I’ve just got to tell you about something that – well, maybe everyone is already on board with – but I just got to the BOUNCY BALL PARTY!
I thought I was being very brave and cutting edge getting an exercise ball for my classroom. I was surprised to learn that so many teachers have already taken the plunge and gotten one for their classroom. But, in case you are like me and don’t already have one, let me tell you – GET ONE SOON!
My number one fear was that one of my students would get hurt somehow – either by messing around, or by bouncing and falling off! I was worried enough that I asked my principal for permission before purchasing because none of the other teachers at my school were currently using a ball as a chair. I got permission and I ordered the ball. It’s just your basic exercise ball – no feet and no base.
I explicitly taught my students that rolling around on it and/or trying to bounce so high that they would touch their heads to the ceiling were sure-fire ways of not getting to use the ball!
I actually bought just the one ball to start with, to use in my small group area (so that I could keep a close eye one whoever was using the ball!!) and I bought it with a few of my students in mind. I’m sure you have similar students – those lacking focus, forgetting to take their meds, and basically bouncing off the walls even without the bouncy ball!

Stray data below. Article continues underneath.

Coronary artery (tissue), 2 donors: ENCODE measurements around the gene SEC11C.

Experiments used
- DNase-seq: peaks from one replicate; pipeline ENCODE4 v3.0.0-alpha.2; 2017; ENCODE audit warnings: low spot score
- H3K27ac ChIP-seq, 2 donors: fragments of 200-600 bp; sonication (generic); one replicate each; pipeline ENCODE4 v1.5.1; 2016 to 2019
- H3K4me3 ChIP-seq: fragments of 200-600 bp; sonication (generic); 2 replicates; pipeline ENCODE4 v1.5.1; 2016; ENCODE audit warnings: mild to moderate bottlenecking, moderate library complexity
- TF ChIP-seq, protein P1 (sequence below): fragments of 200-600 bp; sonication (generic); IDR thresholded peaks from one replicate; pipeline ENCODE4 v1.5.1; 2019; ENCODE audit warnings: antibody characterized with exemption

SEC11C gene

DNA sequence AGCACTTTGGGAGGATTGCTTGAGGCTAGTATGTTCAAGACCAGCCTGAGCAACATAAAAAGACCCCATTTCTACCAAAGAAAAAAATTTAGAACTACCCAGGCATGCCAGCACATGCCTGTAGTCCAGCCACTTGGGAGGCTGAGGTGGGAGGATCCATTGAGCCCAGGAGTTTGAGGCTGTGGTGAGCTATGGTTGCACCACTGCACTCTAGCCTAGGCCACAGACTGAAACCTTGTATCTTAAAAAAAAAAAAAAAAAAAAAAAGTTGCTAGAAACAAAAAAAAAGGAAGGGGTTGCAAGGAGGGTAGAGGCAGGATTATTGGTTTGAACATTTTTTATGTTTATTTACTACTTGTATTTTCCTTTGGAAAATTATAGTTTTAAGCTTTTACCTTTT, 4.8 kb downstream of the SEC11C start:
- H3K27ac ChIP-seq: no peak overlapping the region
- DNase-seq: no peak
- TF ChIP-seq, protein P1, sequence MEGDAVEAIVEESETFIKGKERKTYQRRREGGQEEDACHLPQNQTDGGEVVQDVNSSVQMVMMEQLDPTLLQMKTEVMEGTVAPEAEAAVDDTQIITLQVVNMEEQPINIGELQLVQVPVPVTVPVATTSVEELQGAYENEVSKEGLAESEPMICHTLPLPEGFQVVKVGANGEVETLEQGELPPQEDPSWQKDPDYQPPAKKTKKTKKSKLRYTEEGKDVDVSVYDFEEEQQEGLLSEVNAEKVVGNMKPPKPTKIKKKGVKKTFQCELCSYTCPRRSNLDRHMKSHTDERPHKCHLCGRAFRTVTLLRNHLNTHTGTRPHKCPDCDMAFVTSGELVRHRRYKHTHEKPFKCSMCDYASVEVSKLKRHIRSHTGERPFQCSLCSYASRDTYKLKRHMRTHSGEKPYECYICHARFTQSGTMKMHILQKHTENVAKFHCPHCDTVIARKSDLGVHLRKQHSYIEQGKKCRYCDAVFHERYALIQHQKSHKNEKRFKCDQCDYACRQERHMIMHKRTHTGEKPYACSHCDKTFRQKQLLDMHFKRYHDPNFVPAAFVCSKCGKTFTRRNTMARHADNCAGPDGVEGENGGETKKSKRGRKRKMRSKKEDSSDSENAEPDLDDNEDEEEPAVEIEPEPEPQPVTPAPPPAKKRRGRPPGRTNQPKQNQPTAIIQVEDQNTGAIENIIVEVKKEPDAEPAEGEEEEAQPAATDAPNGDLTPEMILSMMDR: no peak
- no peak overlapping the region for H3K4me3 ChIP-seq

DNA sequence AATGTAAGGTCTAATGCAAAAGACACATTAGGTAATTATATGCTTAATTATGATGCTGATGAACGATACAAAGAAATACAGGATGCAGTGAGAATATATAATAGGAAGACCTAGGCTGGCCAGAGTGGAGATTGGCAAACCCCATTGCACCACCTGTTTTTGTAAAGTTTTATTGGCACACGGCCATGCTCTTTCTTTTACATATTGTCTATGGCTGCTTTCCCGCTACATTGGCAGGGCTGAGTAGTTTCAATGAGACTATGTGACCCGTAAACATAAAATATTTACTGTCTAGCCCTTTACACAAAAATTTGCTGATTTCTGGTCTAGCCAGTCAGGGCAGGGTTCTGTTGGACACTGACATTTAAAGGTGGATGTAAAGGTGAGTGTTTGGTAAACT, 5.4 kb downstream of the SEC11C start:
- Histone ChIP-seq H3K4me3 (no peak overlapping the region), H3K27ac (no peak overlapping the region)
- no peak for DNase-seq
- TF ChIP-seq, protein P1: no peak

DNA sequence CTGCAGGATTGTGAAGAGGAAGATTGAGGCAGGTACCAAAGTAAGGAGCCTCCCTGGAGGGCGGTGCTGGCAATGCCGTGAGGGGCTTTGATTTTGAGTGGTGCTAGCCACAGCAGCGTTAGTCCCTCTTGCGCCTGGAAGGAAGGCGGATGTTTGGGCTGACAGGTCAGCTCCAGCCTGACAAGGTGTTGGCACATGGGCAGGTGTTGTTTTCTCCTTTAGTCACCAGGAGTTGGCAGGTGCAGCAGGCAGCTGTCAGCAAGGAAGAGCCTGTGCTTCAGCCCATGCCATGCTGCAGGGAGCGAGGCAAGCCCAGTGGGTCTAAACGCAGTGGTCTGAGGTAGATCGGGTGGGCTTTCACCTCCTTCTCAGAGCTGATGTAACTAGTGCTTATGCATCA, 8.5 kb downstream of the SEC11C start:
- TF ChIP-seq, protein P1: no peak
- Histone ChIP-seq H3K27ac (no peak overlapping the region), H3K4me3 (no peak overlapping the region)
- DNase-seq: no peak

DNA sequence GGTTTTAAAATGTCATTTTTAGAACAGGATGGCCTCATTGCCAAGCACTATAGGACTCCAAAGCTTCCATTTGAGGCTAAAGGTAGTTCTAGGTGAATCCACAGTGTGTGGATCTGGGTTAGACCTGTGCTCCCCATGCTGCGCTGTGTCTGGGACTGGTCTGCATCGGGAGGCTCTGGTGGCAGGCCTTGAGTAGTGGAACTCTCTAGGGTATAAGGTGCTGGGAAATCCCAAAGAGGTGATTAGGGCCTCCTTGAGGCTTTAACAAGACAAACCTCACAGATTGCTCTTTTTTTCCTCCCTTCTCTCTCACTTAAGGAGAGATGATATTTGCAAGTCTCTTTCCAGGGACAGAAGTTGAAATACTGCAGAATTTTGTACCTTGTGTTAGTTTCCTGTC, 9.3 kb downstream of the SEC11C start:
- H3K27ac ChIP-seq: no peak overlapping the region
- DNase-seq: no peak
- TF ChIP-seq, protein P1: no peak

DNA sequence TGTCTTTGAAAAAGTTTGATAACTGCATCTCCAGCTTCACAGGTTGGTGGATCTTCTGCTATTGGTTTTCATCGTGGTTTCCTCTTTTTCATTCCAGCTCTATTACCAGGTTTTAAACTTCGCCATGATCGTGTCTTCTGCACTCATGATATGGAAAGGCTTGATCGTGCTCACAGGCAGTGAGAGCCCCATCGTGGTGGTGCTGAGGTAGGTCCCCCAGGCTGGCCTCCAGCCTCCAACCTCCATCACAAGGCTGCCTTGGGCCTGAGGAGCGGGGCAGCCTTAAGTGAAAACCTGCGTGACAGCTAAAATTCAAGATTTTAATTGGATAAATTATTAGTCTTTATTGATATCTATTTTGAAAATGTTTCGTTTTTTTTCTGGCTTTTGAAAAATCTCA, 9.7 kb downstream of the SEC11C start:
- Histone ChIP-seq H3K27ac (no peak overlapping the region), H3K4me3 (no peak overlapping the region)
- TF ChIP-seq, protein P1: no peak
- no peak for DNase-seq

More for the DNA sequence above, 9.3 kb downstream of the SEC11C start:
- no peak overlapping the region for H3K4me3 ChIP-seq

Well, it worked like a charm! My biggest problem is that nearly every one of my students wanted to sit on it (who can blame them!) and I couldn’t always give it to the students who needed it the most. Solution – buy more!
That’s why I wanted to post this now – it’s “summer” in my neck of the woods. We are out on summer break and it is garage sale time! I’ve passed by these babies before for under a dollar! I’m not sure how many balls are too many, although I’ve read on like about classrooms that have totally replaced ALL of their chairs with balls! I think you have to decide what is right for you and your situation.
The ball helped my ADHD kids stay focused during reading and math time by gently bouncing on the ball to relieve some of the jiggles, as we call it in my room. I had a student who liked to pace while he thought. Which is fine, except that he also liked to touch others, and their desks as he walked by. This helped him a great deal. Another student suffered from anxiety disorder – another win with the ball! I will say that one of my students with cognitive delays and twitching did not like the ball. He only sat on it when he chose to do so. That’s the beauty of it. I was pleased that my students were able to figure out and verbalize what they needed to be successful.
Try it out in your classroom and let me know how it worked for you! I really think you will like the results you get!